The Bachelor’s Technical Computer Science will prepare you for a career of finding the best way of using computers and technology for solutions that benefit people and society. You study a lot of mathematics and you gain in-depth knowledge of programming, software systems, computer networks, algorithms, computer hardware, human-machine interaction and much more. You also go deeply into aspects such as parallelism, information and data, complexity and security. With this bachelor’s, especially if you combine it with a master’s, you learn to use your fascination for computers and technology for improvements and solutions in the most diverse areas of society.
Intelligent Interaction Design15
Discrete Structures & efficient Algorithms15
Electives - e.g. Programming Paradigms15
First time at university
When you are a first-year student, you experience many new things. Here we start explaining at least a few of them.
During your three-year bachelor's programme, you will take 12 modules (4 modules per year). Each module, you will address a theme that is hot in society, business or industry. This theme will bring together all the components of your study: theory and practice, research, designing solutions, self-study and teamwork.
A fixed part of every module is the team project, in which you and your teammates apply the knowledge you have acquired to a current challenge and design a workable solution. This learning method is part of the Twente Education Model (TOM): an innovative approach to studying that you will only find at the University of Twente.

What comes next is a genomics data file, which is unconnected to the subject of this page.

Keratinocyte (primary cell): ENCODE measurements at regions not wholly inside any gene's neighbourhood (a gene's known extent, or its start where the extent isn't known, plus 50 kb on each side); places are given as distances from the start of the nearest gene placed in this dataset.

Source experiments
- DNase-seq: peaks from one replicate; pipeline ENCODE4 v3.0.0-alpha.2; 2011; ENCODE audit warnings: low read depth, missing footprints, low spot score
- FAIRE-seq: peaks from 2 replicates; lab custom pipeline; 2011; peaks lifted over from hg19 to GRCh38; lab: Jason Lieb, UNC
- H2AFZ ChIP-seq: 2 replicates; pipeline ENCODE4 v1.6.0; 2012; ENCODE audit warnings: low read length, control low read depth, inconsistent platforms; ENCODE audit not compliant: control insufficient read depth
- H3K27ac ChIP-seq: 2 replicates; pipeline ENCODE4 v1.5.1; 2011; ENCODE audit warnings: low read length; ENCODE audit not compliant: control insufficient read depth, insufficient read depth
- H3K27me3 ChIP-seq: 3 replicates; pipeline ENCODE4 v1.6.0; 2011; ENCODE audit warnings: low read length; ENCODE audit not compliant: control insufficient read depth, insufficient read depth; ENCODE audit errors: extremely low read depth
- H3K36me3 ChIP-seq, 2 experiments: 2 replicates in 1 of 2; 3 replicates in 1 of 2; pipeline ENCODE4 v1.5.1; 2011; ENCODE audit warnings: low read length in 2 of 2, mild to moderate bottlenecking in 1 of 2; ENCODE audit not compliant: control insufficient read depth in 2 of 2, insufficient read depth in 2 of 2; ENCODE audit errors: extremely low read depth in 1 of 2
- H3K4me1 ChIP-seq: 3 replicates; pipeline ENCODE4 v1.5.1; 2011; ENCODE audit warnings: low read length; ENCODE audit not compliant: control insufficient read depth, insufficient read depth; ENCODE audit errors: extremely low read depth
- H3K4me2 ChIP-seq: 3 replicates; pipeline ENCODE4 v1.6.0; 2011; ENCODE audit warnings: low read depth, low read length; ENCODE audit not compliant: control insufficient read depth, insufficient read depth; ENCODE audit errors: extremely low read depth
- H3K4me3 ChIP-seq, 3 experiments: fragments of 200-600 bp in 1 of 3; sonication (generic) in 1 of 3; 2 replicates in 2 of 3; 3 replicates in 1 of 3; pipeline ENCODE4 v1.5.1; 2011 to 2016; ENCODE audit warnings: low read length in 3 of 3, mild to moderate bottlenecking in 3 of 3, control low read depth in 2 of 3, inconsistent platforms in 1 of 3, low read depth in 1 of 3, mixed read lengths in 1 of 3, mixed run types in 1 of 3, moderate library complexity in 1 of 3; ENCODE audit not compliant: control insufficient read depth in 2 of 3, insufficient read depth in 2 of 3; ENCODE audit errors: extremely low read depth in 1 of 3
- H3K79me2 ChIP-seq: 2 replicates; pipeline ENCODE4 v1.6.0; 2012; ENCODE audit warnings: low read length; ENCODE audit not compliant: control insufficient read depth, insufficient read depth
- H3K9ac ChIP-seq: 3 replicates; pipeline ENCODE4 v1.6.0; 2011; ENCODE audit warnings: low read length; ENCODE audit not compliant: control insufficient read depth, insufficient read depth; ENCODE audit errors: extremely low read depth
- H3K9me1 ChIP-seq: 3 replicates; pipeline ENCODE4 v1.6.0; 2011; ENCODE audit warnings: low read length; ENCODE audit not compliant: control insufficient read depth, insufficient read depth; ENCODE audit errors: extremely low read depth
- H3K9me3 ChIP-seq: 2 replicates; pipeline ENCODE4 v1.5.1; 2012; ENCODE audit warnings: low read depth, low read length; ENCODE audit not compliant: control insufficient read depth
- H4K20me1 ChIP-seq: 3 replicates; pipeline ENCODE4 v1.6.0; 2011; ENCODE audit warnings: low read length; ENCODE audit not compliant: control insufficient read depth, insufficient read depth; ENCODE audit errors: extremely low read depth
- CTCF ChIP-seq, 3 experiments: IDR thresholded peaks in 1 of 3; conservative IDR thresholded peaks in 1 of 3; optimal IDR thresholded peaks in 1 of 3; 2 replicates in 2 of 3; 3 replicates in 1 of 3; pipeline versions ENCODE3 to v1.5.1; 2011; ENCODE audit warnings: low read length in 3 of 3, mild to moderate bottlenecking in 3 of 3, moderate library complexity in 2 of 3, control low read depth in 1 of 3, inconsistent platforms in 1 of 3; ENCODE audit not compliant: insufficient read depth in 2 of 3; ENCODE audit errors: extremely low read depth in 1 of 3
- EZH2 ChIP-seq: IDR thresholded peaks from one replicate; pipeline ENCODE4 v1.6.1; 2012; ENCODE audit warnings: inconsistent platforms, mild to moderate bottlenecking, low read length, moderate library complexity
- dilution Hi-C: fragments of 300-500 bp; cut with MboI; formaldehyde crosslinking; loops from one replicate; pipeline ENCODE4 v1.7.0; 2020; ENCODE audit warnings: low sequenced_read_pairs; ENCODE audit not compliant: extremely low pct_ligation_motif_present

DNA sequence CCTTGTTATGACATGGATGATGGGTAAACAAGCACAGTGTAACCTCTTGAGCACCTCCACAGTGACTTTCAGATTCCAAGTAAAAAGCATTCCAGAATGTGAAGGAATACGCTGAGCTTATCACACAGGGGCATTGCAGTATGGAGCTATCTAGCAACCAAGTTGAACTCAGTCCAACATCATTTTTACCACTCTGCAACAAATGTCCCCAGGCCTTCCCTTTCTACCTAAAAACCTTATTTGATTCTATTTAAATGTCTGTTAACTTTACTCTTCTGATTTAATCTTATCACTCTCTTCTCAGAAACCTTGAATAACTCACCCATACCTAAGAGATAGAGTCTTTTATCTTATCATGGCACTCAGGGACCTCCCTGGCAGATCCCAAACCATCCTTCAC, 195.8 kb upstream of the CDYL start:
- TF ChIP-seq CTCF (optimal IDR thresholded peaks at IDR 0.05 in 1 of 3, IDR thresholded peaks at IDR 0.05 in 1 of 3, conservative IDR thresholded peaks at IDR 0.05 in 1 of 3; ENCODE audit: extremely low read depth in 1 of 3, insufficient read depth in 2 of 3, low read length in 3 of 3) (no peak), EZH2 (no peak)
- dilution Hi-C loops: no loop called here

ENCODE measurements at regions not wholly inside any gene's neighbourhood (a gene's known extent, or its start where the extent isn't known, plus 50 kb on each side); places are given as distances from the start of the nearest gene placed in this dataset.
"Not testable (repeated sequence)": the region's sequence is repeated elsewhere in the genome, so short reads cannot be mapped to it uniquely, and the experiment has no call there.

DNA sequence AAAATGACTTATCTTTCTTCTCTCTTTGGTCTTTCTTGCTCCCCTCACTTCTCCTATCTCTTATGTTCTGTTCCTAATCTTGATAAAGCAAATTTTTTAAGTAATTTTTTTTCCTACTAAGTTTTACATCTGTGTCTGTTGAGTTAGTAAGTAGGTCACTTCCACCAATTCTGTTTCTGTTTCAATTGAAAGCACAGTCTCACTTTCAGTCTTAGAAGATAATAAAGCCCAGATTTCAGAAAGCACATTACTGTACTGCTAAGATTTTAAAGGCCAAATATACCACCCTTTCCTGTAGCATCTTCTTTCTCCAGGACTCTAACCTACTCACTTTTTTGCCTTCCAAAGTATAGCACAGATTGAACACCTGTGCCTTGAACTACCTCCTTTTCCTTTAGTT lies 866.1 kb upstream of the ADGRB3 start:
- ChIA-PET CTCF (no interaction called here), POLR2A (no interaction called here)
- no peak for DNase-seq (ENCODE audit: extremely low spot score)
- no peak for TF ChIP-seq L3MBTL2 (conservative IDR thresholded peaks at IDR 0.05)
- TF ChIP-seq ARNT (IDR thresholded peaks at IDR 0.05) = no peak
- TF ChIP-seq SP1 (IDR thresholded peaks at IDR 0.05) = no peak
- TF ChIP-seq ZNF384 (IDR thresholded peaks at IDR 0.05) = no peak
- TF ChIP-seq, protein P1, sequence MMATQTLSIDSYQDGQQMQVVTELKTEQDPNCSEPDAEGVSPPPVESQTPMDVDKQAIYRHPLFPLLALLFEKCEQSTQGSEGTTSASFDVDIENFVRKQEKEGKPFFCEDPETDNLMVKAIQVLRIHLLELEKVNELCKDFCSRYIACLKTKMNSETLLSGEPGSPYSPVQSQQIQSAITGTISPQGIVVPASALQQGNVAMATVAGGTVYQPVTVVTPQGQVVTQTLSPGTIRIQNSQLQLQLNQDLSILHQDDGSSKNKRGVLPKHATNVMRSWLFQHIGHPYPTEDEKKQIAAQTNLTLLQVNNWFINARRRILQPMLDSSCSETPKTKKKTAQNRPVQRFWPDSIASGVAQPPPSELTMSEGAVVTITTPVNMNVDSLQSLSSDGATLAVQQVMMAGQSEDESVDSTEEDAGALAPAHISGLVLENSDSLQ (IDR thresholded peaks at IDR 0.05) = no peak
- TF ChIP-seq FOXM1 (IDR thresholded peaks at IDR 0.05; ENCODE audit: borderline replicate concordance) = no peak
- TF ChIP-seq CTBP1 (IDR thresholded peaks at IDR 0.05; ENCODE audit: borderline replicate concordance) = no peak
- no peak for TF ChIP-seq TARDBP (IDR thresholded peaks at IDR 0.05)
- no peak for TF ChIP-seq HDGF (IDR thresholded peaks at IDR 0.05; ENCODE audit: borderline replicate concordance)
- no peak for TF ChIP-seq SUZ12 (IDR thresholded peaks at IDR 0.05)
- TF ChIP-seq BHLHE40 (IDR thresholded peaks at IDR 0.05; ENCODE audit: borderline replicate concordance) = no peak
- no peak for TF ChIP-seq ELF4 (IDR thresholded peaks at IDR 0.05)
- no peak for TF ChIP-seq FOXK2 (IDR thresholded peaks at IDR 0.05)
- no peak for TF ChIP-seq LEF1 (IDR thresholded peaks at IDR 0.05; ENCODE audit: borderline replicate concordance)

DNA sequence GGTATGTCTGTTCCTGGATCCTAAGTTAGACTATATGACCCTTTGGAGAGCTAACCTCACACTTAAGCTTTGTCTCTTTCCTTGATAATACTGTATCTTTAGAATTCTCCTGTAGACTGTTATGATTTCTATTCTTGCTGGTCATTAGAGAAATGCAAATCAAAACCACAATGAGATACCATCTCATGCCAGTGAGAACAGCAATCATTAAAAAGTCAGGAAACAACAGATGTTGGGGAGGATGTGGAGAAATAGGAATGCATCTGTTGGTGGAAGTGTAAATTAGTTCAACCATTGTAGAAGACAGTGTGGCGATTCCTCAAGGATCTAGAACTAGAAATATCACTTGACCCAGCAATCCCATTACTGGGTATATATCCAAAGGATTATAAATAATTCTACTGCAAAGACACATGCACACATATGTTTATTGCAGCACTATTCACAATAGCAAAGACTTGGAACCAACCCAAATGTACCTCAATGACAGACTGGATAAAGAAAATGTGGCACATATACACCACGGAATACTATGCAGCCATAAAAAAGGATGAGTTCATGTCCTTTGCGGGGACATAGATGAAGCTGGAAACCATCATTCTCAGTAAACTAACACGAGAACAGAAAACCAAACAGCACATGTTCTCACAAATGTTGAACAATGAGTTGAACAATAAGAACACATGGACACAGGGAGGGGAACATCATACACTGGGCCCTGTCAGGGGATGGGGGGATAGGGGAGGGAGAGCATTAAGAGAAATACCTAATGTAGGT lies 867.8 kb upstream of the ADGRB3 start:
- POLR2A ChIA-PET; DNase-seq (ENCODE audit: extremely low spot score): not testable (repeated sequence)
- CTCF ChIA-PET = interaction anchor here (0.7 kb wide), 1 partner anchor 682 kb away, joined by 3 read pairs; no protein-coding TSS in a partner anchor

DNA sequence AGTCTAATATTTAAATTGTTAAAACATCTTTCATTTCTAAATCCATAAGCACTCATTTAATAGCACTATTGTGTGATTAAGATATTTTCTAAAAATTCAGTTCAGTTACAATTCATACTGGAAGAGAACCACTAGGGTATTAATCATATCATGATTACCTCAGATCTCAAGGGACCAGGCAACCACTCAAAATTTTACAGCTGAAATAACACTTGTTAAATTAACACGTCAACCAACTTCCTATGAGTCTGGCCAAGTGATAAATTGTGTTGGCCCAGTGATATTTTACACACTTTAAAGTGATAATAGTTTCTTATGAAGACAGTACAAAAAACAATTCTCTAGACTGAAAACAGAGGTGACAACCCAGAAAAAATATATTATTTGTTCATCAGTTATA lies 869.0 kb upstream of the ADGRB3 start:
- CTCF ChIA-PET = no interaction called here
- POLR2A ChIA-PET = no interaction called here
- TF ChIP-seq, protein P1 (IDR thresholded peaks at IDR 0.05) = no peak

Study points - how do they work?
Student workload at Dutch universities is expressed in EC, also named ECTS (European Credit Transfer and Accumulation System), which is widely used throughout the European Union. In the Netherlands, each credit represents 28 hours of work. You need to acquire 60 credits each year.
Your programme assigns fixed numbers of hours to each assignment, project report or exam. In the first year, you need to get at least 45 out of 60 points to be able to continue to the second year.
Did you get 45 EC or more? Then you can enter the second year
Our aim is to get you in the right place as soon as possible, which is why we use the principle of a binding recommendation. You will receive a positive recommendation if you have obtained 45 or more of the 60 EC in the first year. A negative recommendation is binding and means you have to leave the programme. Under certain circumstances, we may give you a positive recommendation despite a low score. For example, if we are confident that you are in the right place.
Do personal circumstances such as illness or problems interfere with your study performance? Student Affairs Coaching & Counselling (SACC) is there to support you.